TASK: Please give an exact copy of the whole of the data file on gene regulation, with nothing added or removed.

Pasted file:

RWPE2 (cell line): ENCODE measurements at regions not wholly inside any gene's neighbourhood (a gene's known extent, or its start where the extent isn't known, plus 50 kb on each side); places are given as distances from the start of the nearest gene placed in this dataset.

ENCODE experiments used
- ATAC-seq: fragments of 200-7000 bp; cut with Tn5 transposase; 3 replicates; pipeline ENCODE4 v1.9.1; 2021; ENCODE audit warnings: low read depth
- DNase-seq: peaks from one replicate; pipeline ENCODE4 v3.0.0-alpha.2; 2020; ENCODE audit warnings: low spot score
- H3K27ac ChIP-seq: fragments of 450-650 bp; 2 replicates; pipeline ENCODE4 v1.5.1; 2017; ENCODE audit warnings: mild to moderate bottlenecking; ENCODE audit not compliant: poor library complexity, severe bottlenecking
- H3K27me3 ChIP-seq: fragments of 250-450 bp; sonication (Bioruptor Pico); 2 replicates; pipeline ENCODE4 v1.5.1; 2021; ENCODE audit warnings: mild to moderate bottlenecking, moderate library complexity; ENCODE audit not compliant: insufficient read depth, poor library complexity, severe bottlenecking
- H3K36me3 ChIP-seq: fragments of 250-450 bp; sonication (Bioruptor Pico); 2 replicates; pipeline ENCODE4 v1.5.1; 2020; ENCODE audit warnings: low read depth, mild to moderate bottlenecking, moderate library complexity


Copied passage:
RWPE2 (cell line): ENCODE measurements at regions not wholly inside any gene's neighbourhood (a gene's known extent, or its start where the extent isn't known, plus 50 kb on each side); places are given as distances from the start of the nearest gene placed in this dataset.

ENCODE experiments used
- ATAC-seq: fragments of 200-7000 bp; cut with Tn5 transposase; 3 replicates; pipeline ENCODE4 v1.9.1; 2021; ENCODE audit warnings: low read depth
- DNase-seq: peaks from one replicate; pipeline ENCODE4 v3.0.0-alpha.2; 2020; ENCODE audit warnings: low spot score
- H3K27ac ChIP-seq: fragments of 450-650 bp; 2 replicates; pipeline ENCODE4 v1.5.1; 2017; ENCODE audit warnings: mild to moderate bottlenecking; ENCODE audit not compliant: poor library complexity, severe bottlenecking
- H3K27me3 ChIP-seq: fragments of 250-450 bp; sonication (Bioruptor Pico); 2 replicates; pipeline ENCODE4 v1.5.1; 2021; ENCODE audit warnings: mild to moderate bottlenecking, moderate library complexity; ENCODE audit not compliant: insufficient read depth, poor library complexity, severe bottlenecking
- H3K36me3 ChIP-seq: fragments of 250-450 bp; sonication (Bioruptor Pico); 2 replicates; pipeline ENCODE4 v1.5.1; 2020; ENCODE audit warnings: low read depth, mild to moderate bottlenecking, moderate library complexity